Hispaniolan Amazons are intelligent, inquisitive birds with excellent speaking ability. These Amazons originate from the island of Hispaniola and spend their days in pine forests, palm groves and upland mountain evergreen forests. Due to their relative rarity in captivity, they are unlikely to be available for pets. They are active by nature and have a tendency toward obesity if closely confined. Mature birds, especially males can become aggressive.
Hispaniolan Amazons (Amazona ventralis) can probably live up to 50 to 60 years judging by the life span of similar species. Little is known about their life span in captivity.
Appearance and Personality
Hispaniolan Amazons are medium sized, stocky, green Amazons with white foreheads and eye-rings. They have dark ear-coverts, maroon belly patches and pinkish-horn beaks. Primary flight feathers and wing coverts are blue and the tails feathers are green with red at the base.
Hispaniolan Amazons should always be provided with toys, blocks of wood or branches that they can chew. In order to ensure safety companion Amazons should not be allowed unsupervised freedom in the home as they often encounter toxins or dangerous items. Young Amazons should be socialized to many people and exposed to a variety of situations such as new cages, toys, visits to the veterinarian, handling by friends, wing and nail clips, etc. to avoid fear of novel situations. They need to have some space for exercise.
Amazons should be fed a formulated (pelleted or extruded) diet as a basis for good nutrition. The diet should be supplemented with fresh fruits and vegetables daily to add variety and psychological enrichment. Feed approximately 1/4 cup of pellets and 1/4 cup of fresh fruits and vegetables daily. Monitor food intake. Overfeeding leads to pickiness, selective feeding and wasteful throwing of food. Because of their tendency to obesity, Hispaniolan Amazons should be fed no sunflower or safflower seeds or seeds should only be given as treats. Vitamin supplements are not needed for birds that are eating a formulated diet.
Routine bathing or showering is vital to maintaining good plumage and skin condition. Birds can be misted and allowed to dry in a warm room or in the sun, or gently dried with a blow drier. Care should be taken not to clip the wing feathers excessively as Amazons often fall and injure themselves. Clip only the primary flight feathers and only enough so the bird will glide to the floor. Hispaniolan are heavy bodies and care must be taken not to cut too many feathers. Excessive wing clipping can result in injuries from falling.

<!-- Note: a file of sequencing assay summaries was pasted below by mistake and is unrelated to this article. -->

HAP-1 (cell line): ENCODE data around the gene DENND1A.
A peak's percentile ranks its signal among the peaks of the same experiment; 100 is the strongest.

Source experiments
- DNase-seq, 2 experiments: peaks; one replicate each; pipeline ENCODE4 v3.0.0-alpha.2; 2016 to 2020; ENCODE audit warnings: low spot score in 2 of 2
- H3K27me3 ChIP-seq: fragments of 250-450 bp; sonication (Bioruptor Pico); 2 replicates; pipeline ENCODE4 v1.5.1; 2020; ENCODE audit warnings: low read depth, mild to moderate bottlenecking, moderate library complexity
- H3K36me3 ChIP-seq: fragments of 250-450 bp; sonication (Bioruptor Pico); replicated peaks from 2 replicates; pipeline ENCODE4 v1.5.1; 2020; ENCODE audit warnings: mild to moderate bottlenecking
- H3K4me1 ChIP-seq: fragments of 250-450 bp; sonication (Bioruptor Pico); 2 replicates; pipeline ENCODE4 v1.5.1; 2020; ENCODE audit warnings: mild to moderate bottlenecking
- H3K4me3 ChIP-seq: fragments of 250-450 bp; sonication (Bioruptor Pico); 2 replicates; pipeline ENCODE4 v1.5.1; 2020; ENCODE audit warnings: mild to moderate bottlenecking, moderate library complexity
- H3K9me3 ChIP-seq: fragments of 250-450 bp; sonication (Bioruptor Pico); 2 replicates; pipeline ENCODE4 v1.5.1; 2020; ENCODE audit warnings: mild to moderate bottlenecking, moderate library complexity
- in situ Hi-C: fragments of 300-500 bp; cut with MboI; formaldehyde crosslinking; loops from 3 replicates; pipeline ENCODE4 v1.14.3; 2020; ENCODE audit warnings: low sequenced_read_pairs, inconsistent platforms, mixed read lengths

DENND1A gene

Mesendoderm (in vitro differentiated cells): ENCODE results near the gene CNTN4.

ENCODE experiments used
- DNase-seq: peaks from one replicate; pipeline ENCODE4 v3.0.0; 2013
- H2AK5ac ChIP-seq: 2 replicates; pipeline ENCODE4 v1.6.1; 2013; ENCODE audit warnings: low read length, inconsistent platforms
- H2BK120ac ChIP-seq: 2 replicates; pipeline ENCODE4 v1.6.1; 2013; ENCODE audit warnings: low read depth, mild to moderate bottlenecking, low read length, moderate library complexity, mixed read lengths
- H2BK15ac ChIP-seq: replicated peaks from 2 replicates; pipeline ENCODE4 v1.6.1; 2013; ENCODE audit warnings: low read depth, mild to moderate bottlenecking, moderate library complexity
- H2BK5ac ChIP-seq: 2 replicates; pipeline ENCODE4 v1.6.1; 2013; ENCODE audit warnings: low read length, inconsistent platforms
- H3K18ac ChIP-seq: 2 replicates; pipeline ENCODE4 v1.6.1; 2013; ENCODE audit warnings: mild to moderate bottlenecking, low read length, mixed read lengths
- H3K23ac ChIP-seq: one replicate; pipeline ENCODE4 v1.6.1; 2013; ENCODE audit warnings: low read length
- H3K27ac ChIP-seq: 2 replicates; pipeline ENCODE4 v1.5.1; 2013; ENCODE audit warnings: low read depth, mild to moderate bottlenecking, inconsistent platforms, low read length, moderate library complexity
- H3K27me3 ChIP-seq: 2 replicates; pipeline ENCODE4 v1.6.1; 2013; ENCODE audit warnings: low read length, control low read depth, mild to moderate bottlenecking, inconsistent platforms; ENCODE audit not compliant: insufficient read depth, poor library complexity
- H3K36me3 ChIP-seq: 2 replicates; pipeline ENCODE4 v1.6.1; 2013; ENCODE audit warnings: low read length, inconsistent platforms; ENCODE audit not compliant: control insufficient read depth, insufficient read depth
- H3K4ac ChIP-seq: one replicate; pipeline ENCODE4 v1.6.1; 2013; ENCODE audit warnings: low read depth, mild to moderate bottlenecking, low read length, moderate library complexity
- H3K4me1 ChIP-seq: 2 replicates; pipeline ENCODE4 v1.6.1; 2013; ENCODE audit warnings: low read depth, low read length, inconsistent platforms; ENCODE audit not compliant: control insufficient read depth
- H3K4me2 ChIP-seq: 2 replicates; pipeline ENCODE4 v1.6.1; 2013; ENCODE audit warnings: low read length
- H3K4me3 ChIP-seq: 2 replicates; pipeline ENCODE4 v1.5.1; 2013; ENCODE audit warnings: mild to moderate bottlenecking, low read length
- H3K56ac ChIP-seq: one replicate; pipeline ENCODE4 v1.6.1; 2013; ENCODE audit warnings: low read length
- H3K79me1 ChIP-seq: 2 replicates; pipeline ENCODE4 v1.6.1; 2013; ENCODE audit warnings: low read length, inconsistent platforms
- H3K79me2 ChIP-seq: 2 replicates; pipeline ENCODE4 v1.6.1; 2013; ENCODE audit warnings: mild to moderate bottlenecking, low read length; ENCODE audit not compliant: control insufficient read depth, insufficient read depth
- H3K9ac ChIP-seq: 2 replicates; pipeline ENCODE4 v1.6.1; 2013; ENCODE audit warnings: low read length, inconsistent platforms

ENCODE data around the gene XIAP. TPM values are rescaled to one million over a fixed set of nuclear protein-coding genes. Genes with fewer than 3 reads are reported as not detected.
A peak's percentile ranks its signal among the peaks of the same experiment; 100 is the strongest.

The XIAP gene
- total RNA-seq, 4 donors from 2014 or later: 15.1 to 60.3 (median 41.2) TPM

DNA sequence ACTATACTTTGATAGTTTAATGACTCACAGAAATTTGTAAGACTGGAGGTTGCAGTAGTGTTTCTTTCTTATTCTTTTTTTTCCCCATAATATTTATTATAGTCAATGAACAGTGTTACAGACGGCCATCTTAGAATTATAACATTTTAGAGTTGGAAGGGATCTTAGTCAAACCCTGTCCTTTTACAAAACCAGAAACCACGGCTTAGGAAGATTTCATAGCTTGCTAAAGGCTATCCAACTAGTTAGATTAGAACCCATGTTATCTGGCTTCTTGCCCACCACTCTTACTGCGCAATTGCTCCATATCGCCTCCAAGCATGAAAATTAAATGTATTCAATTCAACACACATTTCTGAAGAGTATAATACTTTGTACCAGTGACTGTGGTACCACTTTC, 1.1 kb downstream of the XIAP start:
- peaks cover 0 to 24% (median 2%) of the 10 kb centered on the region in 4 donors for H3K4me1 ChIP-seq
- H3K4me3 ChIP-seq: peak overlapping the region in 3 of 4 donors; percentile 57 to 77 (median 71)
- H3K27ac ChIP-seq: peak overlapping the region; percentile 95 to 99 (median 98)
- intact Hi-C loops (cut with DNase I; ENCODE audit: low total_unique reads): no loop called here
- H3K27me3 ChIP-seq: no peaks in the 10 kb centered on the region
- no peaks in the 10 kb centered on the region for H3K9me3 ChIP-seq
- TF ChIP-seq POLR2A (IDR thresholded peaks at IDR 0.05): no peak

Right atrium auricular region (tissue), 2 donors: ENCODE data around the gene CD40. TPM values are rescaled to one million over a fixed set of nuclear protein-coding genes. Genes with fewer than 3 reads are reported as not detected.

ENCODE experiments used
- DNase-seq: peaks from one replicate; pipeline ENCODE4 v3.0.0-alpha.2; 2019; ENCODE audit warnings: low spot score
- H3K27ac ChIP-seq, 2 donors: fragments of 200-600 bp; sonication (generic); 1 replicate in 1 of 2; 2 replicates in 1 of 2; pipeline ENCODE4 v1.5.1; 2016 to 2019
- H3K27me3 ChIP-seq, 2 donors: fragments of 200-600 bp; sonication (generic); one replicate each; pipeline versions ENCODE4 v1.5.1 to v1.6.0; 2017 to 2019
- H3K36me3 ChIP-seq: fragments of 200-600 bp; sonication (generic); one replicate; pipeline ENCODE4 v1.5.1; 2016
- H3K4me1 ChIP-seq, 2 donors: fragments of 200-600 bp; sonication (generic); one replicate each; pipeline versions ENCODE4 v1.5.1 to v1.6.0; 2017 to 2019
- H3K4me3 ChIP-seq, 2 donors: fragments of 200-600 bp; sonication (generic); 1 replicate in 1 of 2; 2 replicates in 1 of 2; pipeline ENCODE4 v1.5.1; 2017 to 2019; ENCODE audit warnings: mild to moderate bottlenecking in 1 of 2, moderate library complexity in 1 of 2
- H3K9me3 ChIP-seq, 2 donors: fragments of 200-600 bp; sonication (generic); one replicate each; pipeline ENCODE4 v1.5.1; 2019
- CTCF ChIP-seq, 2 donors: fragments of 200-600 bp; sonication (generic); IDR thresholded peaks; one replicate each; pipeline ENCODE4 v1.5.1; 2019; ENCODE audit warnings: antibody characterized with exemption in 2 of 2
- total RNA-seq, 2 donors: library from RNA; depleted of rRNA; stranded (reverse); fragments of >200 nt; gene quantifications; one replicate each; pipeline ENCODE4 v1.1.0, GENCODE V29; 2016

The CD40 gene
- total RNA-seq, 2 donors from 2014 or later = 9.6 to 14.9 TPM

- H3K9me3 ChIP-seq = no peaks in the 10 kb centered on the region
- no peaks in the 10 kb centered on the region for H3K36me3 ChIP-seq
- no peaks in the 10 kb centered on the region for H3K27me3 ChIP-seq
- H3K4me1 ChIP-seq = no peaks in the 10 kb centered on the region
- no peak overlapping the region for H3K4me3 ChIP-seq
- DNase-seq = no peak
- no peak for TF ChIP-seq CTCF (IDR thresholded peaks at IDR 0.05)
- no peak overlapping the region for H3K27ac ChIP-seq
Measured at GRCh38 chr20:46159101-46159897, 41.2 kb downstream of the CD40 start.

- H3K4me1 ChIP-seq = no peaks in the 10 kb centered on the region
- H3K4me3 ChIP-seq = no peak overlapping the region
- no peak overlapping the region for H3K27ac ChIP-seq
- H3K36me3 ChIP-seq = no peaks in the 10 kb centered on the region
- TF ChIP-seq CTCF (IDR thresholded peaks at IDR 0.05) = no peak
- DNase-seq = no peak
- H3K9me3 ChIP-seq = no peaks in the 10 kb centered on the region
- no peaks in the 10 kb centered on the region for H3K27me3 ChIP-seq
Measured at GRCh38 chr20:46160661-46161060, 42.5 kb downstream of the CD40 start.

Hispaniolan Amazons are very active and should be provided the largest cage that space and budget allows. They should also be supplied with a retreat to guard against insecurity and fear responses. Ideally the cage should provide room for flight. Durable cage construction is not as critical as it is for macaws and cockatoos. Locks or escape proof latches may be necessary on cages. Ideally the bird will have an outdoor cage as well to allow playtime in the fresh-air and sunlight.
Hispaniolan Amazons are difficult to breed in captivity. In North America, Hispaniolan Amazons breed predominantly in the spring and have a limited breeding season typically from February or March to June or July. Clutch size is typically 3 to 4 eggs. One-inch by 1-inch by 14 gauge welded wire, or 1-inch by 1-inch welded wire is a good choice for cage construction. A suggested size is 4 feet wide by 4 feet tall by 8 feet long suspended 4 feet above the ground or floor.
Double entrance nest boxes may be used to reduce the chance of the male trapping the female in the box. Wooden boxes approximately 12 inches by 12 inches by 24 inches can be used.
Incubation period is approximately 24 to 26 days. Chicks will usually fledge at approximately 10 to 12 weeks of age. Hispaniolan Amazons are relatively easy to hand-rear. Most hand rearing formulas can be used successfully.
Male Hispaniolan Amazons frequently become aggressive toward their mates. Cage construction and management should take into consideration techniques to reduce mate aggression. Clipping the wings of the male prior to the breeding season will help the female to escape in case the male becomes aggressive. Aggression often occurs at the time of human visitation and may also be directed toward their keeper.
Hispaniolan Amazons are noisy especially when in breeding condition. When breeding Amazons, noise and proximity to neighbors must be considered.
Common Diseases and Disorders
Although relatively healthy, the following have been reported in Hispaniolan Amazons: